Saturday, October 8, 2011

Frost on the Farm

These pretty little flowers survived two nights of frost
The frost finally arrived, blackening basil plants, leaving the flower garden a bit darker, and killing off several other things as well.  However, most crops affected by the frost were nearing the end of their lives anyway.  The tomatoes, already diseased and rotting, were already begging us to pull them out of the ground.  The eggplants have had a good solid run and we hope you have enjoyed them and found many ways to cook them. Prior to the frost we stripped the eggplant plants of their fruits as well as the peppers.  We covered some of the basil and brought out a large cover to protect the greens for the winter share, which are spring seedlings right now.  I woke in the morning to a frost covered world, but it seems to have come at a perfect time.  Now the air is crisp and the sun is shining.  The mosquitoes are nowhere to be seen.  Today we dug up sweet potatoes, beautiful treasures that have been hidden under the soil all summer.  Then we dug the celeriac, or celery root, and took it to the root cellar.  As I type this I can smell celery from the scent the plants left on my hands.  We continue to harvest and fill our root cellar with delicious storage crops for the late fall and winter.       

Friday, October 7, 2011

Potato Digging and Dreaming

Our main focus this week has been harvesting potatoes.  Back in May we planted the potatoes, making small holes in the ground and dropping in seed potatoes cut to the size of a golf ball.  These little pieces or potato sprout to form a plant and then many more potatoes below the ground. The rule of thumb is that you should yield about 10 lbs of potatoes for every pound that you plant.  We grew ours under plastic mulch for weed control and this week we pulled the mulch up, drove a tractor implement through which stirs up the ground and then we crawled through on our hands and knees digging up the potatoes.  There is a very simple machine, a potato harvester which will dig up the potatoes and lay them on the surface of the soil.  We have been dreaming about owning one this week as we crawled through the potatoes, yet the time was well spent. As we pulled back the soil and placed the potatoes on the surface we began to discuss plans for the future, what kind of farm we want to have, what we have done well this season, what we would like to change.  As we crawl along in the soil, watching the leaves slowly change colors and seeing the first geese make their way south, I found that while we would have spent less time with a fancy machine to do all the work, it is nice to have a good space for dreaming and it seems the potatoes are our dreaming space. 

Tuesday, September 20, 2011

Frost Predictions and Winter Squash

This week has felt like a race against time.  Fall just keeps encroaching on us and finally we had to face it.  There were predictions or frosts for Friday evening and we had what I would call a pretty serious harvesting marathon.  We covered things with row cover, harvested tomatoes till dark and then harvested other things with flashlights.  It did not end up frosting and so this week we can all enjoy what may be the last of the frost sensitive crops.  This week we got all of our winter squash harvested and it is happily curing in the greenhouse as the temperature drops outside.  In the coming weeks we will continue to bring in produce from the fields and slowly put the farm to sleep.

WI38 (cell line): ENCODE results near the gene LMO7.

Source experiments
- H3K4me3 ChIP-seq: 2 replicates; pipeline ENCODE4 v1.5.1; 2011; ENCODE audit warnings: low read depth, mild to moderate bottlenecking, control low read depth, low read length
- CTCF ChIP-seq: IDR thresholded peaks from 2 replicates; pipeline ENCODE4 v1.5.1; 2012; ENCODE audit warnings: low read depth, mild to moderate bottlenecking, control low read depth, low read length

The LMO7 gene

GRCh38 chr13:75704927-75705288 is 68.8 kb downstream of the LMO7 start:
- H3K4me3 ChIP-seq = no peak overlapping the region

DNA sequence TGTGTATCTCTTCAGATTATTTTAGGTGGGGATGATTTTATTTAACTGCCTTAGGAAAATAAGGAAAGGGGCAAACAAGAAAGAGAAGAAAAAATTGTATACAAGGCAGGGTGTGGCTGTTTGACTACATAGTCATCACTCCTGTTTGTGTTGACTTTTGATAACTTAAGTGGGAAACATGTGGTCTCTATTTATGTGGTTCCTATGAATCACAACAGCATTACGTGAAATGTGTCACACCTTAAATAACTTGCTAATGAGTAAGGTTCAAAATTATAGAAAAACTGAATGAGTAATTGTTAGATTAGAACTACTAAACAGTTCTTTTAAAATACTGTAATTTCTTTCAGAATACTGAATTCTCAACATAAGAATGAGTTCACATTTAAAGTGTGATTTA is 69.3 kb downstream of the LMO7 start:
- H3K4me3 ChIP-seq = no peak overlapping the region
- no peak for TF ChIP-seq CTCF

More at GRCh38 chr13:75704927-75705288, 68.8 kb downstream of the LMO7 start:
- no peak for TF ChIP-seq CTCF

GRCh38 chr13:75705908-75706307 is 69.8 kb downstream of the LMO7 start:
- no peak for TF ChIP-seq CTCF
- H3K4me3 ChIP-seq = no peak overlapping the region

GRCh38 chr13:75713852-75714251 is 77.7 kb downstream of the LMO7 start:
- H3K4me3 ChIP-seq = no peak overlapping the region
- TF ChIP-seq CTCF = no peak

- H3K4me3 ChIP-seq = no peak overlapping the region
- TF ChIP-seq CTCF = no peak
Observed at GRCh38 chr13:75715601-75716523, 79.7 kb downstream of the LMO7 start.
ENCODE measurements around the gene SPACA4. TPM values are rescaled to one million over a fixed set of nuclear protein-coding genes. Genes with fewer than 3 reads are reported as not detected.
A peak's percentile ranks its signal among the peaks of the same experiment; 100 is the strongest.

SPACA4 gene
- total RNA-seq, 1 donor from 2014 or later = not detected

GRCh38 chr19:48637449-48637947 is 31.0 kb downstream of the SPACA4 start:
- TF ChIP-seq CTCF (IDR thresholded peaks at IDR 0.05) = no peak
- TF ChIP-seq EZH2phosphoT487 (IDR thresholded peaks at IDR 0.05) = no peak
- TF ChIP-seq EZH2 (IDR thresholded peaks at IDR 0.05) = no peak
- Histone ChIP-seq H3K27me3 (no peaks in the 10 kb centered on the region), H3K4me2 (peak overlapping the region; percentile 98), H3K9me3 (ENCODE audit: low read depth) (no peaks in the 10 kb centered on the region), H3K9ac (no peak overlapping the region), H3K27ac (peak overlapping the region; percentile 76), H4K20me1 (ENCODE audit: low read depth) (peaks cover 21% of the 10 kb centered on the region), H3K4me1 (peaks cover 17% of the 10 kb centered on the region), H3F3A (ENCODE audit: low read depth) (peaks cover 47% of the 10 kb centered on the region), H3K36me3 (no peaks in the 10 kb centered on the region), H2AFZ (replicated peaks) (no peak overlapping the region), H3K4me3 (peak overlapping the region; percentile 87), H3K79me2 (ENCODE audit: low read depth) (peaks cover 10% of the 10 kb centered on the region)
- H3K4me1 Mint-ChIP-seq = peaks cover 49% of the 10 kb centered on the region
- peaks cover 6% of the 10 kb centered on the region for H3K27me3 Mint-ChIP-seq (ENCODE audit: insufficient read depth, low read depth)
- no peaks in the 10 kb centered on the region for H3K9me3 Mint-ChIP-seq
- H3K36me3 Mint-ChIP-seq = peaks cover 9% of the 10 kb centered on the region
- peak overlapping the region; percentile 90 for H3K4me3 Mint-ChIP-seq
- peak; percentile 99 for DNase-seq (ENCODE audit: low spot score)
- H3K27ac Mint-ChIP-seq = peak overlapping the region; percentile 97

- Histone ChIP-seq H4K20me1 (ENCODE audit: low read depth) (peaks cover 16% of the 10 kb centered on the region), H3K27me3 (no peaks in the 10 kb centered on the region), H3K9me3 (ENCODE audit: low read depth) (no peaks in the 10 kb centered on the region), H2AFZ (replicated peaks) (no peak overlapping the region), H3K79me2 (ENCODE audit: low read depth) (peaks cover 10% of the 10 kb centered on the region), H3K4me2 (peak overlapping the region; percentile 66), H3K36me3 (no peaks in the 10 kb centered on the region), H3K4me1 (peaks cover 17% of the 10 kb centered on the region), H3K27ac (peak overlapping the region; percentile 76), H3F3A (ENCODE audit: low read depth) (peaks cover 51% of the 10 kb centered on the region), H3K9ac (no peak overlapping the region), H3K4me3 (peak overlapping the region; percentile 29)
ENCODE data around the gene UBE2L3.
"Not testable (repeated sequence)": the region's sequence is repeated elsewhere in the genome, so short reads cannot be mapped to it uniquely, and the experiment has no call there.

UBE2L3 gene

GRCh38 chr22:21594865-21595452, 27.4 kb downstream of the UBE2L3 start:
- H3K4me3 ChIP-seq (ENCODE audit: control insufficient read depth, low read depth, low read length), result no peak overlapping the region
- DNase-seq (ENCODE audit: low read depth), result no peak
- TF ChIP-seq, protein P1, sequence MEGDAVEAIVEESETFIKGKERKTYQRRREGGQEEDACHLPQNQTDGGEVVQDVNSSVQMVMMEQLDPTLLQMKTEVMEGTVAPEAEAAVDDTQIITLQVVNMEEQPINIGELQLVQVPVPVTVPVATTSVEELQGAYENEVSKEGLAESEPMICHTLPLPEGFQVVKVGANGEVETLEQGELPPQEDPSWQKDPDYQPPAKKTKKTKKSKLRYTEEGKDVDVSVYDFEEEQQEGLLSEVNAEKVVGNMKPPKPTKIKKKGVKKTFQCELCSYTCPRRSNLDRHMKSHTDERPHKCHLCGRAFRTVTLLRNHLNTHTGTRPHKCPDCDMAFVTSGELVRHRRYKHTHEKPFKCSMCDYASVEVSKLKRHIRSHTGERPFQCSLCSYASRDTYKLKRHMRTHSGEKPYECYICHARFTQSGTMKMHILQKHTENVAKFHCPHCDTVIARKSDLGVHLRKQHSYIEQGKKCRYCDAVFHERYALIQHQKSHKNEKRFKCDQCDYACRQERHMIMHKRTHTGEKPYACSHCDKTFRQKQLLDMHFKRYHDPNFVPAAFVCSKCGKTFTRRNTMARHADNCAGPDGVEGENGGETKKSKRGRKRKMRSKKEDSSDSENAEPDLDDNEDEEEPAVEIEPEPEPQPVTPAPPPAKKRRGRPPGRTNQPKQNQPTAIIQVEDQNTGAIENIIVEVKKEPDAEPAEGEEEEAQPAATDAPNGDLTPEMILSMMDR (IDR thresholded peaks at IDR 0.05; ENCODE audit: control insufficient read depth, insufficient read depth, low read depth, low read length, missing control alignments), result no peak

Monday, September 12, 2011

The Great Pig Escape of Irene

The past few weeks I have spent in a state of gratefulness and humility.  All around us we are seeing pictures of farms and homes throughout the region flooded and devastated.  Roads and bridges are gone and how long it will take to clean up is still to be seen.  I feel like I am in a very isolated bubble, a few miles from here, roads are washed out, buildings floated into the street and lives were lost.  But here at Groundworks Farm, it just looks like we have had a lot of rain.  There was no flooding in our fields and thanks to a great effort on Saturday and help from family and friends, nothing even blew away in the tropical storm that hit this area very hard.   

The day of the hurricane was spent preserving food in the house, checking on storm statuses and speculating what kind of damage might take place.  With all the hype about the storm I kept expecting something highly dramatic to happen.  I mostly expected to see damage as a result of wind as we experience quite strong winds on the farm in the wintertime.  Based on the lesson we learned earlier in the season, we were sure to stake down the laying hen house.  The storm was proving to be pretty disappointing in its dramatics, which was fine with me.  We didn’t even manage to loose power.  Kevin was out early tending to the animals before the wind and rain picked up and it seemed all there was to do was wait things out, which in our world meant making lots of pickles.